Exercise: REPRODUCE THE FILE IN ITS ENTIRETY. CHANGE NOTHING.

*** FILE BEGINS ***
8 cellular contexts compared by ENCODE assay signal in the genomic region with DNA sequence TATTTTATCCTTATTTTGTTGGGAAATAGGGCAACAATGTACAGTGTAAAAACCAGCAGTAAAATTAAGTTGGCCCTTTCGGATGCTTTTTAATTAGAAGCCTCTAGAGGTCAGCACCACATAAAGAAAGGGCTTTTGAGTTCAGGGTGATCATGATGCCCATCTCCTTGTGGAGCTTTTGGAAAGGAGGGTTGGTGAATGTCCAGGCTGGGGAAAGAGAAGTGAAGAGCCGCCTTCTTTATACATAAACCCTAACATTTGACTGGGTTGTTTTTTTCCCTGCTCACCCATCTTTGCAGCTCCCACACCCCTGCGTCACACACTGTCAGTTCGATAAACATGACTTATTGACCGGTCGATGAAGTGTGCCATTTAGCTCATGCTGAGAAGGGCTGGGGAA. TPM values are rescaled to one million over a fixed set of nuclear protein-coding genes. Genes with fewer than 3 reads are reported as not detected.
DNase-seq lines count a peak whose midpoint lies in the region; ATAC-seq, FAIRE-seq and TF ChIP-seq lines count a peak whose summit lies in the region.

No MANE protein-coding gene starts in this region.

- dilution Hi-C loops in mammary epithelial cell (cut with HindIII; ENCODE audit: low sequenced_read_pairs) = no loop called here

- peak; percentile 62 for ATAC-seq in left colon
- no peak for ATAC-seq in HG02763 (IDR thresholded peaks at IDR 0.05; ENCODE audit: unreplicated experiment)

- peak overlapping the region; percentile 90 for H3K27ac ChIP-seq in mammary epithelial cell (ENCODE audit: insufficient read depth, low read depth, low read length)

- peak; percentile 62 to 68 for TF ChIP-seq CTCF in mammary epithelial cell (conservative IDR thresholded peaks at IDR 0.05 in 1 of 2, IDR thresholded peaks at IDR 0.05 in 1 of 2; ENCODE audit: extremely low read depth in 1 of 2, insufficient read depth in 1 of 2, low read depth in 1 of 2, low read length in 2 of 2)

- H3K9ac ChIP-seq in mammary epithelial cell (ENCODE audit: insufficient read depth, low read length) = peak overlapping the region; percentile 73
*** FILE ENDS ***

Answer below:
8 cellular contexts compared by ENCODE assay signal in the genomic region with DNA sequence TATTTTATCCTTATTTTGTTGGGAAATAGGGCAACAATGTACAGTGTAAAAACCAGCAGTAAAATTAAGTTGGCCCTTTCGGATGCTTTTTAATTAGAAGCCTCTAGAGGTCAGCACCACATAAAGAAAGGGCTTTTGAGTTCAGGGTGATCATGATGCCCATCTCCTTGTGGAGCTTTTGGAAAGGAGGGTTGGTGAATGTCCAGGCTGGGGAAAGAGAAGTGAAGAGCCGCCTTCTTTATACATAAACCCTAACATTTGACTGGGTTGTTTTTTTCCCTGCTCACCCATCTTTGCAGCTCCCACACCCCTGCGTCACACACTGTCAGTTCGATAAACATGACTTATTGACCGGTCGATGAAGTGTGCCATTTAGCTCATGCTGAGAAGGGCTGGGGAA. TPM values are rescaled to one million over a fixed set of nuclear protein-coding genes. Genes with fewer than 3 reads are reported as not detected.
DNase-seq lines count a peak whose midpoint lies in the region; ATAC-seq, FAIRE-seq and TF ChIP-seq lines count a peak whose summit lies in the region.

No MANE protein-coding gene starts in this region.

- dilution Hi-C loops in mammary epithelial cell (cut with HindIII; ENCODE audit: low sequenced_read_pairs) = no loop called here

- peak; percentile 62 for ATAC-seq in left colon
- no peak for ATAC-seq in HG02763 (IDR thresholded peaks at IDR 0.05; ENCODE audit: unreplicated experiment)

- peak overlapping the region; percentile 90 for H3K27ac ChIP-seq in mammary epithelial cell (ENCODE audit: insufficient read depth, low read depth, low read length)

- peak; percentile 62 to 68 for TF ChIP-seq CTCF in mammary epithelial cell (conservative IDR thresholded peaks at IDR 0.05 in 1 of 2, IDR thresholded peaks at IDR 0.05 in 1 of 2; ENCODE audit: extremely low read depth in 1 of 2, insufficient read depth in 1 of 2, low read depth in 1 of 2, low read length in 2 of 2)

- H3K9ac ChIP-seq in mammary epithelial cell (ENCODE audit: insufficient read depth, low read length) = peak overlapping the region; percentile 73